The objective is a very simple one. The proposition is a very simple one. Let us prepare to go from one era into another era by putting order into a resource, into the exploration, exploitation, distribution, and consumption of the resource we have now, and let us prepare to use another one later on, because if we do not, life will no longer be possible.

Mexico is willing to do whatever it can do. Before all the nations of the world, it has expressed its political will to take on a commitment. We consider that it is indispensable to commit ourselves. We must think about our children and our children's children and the world we're going to leave behind for them to live in. Will it be an orderly, peaceful world, or will it be the world of the apocalypse? Will it be a disorderly world? I believe that it is not a difficult selection. I forgive for insisting upon this idea once and again, I beg your forgiveness.

It is with this idea in mind that we have come to the United States in order to have the satisfaction to review, within the framework of that very intelligent instrument that was established by President Carter and myself, the state of our relationship, to seek your solidarity, to solve a problem that is everyone's problem, and to recommend what I would consider to be a very simple remedy.

During my political campaign, I insistently said that the solution is to be found in all of us. I believe, in the case of energy sources and ever so many other matters that are very serious for mankind, we must constantly think that the solution is to be found in all of us. To these values that are common to all of our democracies, the friendship of our peoples, with the hope that our communication lines will be always open between us, and to the happiness of the United States and, particularly, the Carter family, I ask you to join me in a toast.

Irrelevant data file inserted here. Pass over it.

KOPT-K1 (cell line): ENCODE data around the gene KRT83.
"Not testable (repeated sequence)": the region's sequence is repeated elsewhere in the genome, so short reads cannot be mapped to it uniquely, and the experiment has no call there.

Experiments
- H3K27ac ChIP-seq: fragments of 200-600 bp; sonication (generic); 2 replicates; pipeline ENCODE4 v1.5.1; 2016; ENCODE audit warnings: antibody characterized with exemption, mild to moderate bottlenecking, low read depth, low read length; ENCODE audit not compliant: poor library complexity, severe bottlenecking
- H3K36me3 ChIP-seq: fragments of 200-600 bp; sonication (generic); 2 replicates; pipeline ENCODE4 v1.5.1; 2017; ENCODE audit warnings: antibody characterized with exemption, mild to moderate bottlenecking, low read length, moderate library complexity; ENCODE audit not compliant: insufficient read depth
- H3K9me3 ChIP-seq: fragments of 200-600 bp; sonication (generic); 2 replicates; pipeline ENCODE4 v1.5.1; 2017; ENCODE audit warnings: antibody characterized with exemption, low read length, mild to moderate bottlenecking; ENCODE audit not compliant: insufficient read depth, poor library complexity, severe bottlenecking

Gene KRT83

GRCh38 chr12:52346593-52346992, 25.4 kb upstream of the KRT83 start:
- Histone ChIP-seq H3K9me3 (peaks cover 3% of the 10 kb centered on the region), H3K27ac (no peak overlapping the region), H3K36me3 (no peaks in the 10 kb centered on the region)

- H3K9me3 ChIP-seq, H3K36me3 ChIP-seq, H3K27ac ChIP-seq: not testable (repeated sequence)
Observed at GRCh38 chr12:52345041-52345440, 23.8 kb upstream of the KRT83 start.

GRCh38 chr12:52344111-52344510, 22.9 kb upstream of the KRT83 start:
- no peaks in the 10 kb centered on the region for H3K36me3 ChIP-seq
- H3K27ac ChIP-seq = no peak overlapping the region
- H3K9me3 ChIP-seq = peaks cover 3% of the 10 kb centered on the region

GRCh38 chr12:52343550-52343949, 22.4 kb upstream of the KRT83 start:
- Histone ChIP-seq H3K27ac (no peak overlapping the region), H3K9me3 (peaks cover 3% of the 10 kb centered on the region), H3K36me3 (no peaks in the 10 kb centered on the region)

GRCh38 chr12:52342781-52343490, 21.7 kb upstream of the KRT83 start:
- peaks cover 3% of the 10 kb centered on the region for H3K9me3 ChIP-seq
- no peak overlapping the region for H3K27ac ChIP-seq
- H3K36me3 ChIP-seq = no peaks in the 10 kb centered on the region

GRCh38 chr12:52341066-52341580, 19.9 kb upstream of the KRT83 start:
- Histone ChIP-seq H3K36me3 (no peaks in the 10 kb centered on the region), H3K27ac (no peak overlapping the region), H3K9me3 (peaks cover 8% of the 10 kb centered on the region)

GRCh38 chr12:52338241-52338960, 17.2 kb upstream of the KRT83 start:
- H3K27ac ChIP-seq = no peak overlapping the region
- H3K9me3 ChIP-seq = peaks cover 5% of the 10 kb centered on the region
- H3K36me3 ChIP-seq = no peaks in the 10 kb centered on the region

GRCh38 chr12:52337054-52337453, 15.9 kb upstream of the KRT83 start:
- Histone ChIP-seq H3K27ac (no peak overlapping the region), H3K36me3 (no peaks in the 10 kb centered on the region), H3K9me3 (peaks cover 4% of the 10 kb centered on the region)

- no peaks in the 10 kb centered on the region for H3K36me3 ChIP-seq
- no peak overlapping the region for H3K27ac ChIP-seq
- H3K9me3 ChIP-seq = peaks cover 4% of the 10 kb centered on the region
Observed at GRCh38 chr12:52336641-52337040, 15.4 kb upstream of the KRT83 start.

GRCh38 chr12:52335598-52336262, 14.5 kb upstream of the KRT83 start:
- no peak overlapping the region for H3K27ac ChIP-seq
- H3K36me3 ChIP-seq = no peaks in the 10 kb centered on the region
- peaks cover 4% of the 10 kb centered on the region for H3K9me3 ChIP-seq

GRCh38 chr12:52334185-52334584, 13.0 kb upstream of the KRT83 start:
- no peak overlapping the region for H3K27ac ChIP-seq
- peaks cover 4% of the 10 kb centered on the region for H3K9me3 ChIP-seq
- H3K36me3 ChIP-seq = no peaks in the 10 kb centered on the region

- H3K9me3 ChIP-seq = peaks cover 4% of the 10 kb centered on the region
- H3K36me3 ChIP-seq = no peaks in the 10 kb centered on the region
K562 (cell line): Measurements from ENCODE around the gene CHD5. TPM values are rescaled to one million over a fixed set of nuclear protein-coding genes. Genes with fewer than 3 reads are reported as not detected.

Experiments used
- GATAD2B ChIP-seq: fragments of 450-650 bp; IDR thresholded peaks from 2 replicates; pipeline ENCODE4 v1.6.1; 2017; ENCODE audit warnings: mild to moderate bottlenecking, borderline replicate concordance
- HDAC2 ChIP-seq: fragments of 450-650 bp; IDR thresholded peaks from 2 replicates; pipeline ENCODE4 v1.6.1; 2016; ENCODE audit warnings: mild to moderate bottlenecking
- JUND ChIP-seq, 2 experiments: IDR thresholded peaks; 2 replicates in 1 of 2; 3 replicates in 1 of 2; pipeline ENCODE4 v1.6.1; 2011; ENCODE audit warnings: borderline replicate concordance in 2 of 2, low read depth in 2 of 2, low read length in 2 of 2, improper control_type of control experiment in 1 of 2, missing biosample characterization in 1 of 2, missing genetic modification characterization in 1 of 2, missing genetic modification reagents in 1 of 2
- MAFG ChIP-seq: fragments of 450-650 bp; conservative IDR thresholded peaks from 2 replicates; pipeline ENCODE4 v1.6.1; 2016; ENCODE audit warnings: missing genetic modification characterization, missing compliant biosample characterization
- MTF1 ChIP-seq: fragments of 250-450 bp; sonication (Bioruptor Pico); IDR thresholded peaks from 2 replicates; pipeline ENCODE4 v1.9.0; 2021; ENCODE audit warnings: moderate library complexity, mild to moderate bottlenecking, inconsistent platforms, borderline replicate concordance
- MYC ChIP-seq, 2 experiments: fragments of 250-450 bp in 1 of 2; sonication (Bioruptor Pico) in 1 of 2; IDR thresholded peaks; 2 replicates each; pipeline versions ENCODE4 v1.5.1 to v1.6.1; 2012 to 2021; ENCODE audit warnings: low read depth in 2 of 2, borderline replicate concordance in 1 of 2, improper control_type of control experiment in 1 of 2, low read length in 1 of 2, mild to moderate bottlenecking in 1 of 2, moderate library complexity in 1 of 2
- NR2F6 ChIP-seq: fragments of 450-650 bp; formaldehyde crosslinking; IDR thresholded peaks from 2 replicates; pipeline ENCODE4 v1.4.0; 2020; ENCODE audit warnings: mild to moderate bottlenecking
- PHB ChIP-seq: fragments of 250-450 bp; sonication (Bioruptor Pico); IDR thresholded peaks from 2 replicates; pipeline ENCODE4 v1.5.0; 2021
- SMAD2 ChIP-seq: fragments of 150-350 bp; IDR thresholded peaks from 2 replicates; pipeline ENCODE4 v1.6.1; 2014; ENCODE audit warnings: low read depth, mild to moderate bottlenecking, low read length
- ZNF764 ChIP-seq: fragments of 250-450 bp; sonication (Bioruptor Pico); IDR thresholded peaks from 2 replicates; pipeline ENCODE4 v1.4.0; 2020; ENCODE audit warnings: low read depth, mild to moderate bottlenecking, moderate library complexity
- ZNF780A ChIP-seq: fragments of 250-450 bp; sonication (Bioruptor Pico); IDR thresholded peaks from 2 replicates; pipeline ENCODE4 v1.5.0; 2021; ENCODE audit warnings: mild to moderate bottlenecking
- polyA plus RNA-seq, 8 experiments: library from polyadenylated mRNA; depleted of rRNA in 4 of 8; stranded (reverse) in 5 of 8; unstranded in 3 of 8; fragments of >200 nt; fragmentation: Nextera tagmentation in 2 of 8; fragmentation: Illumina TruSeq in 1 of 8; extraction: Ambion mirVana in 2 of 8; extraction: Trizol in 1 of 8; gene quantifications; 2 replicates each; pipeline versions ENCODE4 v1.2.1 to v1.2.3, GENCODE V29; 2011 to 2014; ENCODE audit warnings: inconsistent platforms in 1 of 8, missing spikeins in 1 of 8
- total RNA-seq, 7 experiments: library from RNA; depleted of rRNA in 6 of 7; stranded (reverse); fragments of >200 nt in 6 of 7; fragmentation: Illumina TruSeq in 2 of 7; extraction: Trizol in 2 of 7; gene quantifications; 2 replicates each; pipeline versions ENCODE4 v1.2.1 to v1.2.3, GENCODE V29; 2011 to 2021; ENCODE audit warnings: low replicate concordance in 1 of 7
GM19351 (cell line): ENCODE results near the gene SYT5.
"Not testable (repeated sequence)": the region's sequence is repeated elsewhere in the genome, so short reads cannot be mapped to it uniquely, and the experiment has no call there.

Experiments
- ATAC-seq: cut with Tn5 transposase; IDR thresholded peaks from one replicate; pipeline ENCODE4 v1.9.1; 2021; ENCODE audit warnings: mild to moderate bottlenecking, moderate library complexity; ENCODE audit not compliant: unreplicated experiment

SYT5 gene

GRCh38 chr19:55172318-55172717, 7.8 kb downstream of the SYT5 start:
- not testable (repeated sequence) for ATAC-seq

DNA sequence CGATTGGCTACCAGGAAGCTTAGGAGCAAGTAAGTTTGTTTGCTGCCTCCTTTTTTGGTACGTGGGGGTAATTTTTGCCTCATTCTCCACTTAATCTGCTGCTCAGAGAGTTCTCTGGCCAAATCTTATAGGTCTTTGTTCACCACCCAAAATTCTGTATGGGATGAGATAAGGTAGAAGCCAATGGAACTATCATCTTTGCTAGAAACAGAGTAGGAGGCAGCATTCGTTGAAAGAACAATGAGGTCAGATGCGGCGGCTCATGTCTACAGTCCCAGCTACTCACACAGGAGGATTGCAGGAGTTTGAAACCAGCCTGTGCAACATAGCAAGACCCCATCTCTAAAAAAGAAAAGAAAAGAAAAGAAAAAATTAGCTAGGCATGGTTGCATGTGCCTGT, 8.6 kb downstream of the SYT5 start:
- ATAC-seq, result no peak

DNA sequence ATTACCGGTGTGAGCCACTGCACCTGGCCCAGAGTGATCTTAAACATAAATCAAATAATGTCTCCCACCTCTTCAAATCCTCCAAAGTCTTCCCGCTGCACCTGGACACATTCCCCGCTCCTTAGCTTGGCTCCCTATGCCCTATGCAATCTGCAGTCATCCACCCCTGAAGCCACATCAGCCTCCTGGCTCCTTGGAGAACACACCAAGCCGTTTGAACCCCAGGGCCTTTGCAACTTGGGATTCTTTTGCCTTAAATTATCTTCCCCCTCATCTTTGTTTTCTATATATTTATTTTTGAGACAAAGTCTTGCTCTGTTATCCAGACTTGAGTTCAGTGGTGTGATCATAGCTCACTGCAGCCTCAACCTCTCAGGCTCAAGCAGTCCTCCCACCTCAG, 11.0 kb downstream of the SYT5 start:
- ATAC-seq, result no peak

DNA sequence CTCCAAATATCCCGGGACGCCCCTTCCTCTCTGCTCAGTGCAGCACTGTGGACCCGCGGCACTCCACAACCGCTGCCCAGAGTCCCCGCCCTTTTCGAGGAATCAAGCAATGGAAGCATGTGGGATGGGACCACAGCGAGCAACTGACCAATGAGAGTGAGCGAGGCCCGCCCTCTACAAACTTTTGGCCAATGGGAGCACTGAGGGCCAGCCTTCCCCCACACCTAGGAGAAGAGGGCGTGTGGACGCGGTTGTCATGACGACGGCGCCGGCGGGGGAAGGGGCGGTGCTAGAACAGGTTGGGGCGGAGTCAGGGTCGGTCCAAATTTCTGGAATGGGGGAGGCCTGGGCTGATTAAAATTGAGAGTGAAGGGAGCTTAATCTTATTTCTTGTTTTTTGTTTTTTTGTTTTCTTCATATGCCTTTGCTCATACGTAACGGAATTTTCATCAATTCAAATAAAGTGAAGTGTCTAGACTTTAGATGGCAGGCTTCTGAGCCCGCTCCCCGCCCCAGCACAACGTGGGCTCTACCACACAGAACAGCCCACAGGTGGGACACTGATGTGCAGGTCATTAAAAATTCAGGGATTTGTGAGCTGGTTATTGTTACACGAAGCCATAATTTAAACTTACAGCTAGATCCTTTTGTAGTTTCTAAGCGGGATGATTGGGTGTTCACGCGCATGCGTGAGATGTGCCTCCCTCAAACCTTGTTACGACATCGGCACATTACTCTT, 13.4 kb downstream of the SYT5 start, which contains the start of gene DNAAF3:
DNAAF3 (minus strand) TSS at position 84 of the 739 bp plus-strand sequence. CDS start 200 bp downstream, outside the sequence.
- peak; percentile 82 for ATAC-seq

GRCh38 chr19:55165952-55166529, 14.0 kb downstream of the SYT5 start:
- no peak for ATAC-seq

Note: President Carter spoke at 8:15 p.m. in the State Dining Room at the White House. President Lopez Portillo spoke in Spanish, and his remarks were translated by an interpreter.

Earlier in the day, President Carter and President Lopez Portillo held a meeting in the Cabinet Room at the White House to discuss bilateral issues.

Jimmy Carter, Toasts at a State Dinner During the Visit of President Lopez Portillo of Mexico Online by Gerhard Peters and John T. Woolley, The American Presidency Project https://www.presidency.ucsb.edu/node/248571